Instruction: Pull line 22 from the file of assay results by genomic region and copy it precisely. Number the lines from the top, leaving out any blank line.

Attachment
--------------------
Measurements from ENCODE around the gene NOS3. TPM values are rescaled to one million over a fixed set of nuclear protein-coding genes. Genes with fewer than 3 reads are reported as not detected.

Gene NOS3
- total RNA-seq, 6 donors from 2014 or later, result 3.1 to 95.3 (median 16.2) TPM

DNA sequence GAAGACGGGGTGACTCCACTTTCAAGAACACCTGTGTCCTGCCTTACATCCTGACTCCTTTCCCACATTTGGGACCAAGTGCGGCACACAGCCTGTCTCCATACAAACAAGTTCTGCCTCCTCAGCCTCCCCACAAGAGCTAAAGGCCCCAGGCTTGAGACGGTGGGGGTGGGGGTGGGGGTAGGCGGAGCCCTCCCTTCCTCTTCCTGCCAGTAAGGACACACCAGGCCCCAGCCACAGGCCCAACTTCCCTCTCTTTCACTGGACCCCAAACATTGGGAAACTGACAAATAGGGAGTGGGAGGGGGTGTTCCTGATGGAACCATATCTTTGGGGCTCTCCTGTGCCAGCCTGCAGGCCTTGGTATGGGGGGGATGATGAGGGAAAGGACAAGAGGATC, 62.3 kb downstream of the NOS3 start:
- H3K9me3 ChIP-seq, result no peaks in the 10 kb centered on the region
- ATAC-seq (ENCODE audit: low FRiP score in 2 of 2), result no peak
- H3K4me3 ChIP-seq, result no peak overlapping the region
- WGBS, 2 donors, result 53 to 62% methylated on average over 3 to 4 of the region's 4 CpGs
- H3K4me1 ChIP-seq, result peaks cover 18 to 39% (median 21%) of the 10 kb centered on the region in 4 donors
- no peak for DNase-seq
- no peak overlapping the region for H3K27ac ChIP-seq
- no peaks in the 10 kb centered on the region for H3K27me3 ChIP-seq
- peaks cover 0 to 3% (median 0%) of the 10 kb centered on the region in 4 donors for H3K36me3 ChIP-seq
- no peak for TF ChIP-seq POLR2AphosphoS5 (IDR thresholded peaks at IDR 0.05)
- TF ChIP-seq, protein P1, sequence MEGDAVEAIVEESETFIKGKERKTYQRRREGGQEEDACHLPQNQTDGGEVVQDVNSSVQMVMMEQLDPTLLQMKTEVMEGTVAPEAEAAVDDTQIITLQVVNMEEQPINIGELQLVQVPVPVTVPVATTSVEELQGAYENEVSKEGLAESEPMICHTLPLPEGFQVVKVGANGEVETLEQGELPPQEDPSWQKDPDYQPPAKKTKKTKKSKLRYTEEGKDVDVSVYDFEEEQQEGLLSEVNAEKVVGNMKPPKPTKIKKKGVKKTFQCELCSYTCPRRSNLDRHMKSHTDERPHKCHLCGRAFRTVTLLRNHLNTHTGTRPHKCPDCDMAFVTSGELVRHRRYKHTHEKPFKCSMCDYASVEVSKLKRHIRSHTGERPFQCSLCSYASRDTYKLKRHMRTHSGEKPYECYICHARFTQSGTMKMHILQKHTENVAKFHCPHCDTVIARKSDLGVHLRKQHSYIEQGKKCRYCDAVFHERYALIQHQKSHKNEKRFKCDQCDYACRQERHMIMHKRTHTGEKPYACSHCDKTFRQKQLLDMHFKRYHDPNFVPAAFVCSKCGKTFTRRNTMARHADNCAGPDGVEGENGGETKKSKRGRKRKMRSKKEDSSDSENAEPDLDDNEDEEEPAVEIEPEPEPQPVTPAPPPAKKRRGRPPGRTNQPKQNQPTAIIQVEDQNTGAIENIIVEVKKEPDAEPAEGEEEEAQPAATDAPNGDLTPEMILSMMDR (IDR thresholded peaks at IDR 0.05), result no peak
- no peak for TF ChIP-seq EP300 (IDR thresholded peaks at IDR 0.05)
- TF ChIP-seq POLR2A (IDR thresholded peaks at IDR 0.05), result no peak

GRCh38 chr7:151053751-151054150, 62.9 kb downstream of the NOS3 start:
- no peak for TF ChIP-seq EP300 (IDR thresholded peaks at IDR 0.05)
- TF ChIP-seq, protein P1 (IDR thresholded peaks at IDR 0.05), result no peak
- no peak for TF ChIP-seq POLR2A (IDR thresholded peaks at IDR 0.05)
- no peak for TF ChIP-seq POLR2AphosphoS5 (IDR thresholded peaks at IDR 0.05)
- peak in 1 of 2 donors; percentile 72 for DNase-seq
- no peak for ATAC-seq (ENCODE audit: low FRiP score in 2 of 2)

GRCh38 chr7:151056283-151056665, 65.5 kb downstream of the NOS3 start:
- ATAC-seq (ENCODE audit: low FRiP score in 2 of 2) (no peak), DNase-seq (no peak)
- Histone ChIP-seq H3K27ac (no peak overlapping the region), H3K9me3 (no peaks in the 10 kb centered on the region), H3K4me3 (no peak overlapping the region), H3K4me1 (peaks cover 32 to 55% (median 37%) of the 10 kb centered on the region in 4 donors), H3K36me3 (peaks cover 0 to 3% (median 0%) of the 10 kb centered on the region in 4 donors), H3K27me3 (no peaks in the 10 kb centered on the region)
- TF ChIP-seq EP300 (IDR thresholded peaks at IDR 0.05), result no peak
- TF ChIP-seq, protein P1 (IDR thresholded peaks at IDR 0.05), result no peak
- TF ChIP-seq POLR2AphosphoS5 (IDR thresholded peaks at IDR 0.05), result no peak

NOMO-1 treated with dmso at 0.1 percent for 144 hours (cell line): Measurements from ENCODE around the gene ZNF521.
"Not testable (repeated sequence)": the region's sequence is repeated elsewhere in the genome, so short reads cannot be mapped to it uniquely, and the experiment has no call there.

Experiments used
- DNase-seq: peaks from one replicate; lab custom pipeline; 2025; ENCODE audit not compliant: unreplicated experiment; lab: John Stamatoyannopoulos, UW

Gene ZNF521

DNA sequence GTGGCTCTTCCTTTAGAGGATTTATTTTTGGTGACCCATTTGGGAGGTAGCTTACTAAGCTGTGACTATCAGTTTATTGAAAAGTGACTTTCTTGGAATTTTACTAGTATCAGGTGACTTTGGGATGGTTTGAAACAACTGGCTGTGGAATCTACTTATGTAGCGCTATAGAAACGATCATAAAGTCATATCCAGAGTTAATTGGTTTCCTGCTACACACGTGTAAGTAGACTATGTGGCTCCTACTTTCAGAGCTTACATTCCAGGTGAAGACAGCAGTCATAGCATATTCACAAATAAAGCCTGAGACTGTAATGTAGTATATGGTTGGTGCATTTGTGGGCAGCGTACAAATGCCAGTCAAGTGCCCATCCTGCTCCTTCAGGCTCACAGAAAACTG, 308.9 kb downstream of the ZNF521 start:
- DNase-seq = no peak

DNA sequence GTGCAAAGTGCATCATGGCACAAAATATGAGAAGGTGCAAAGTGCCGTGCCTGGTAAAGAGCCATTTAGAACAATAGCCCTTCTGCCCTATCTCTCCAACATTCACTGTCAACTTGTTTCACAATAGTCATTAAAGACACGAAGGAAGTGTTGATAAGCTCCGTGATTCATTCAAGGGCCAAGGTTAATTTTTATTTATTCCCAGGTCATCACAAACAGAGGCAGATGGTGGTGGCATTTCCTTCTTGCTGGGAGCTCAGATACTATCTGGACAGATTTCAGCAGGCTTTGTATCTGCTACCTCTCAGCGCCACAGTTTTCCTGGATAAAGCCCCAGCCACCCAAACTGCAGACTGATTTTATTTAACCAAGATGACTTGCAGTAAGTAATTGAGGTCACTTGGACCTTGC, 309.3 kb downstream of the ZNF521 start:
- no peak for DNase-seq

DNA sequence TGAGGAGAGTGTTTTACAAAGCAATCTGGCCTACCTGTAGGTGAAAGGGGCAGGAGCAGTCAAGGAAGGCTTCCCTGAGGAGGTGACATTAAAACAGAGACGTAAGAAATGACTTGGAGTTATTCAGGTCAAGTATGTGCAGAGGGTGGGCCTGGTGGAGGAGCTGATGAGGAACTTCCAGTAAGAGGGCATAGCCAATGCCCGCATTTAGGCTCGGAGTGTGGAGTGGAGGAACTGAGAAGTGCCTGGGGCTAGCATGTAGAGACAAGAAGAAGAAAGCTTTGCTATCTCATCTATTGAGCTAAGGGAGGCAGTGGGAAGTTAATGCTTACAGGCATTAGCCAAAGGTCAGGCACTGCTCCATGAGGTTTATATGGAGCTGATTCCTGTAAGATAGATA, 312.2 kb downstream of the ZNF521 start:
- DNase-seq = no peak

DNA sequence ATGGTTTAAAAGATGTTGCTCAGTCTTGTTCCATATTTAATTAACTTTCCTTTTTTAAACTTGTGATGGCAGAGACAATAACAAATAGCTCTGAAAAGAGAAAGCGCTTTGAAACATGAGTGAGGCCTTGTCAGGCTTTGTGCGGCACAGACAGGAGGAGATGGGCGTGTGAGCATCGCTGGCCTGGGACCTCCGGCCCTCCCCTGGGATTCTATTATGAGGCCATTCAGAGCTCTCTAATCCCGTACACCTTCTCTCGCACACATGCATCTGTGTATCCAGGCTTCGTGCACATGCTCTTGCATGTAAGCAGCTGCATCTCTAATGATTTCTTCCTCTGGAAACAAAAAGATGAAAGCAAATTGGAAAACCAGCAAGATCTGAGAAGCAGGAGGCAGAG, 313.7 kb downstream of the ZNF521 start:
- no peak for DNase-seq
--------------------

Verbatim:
- no peak for TF ChIP-seq POLR2AphosphoS5 (IDR thresholded peaks at IDR 0.05)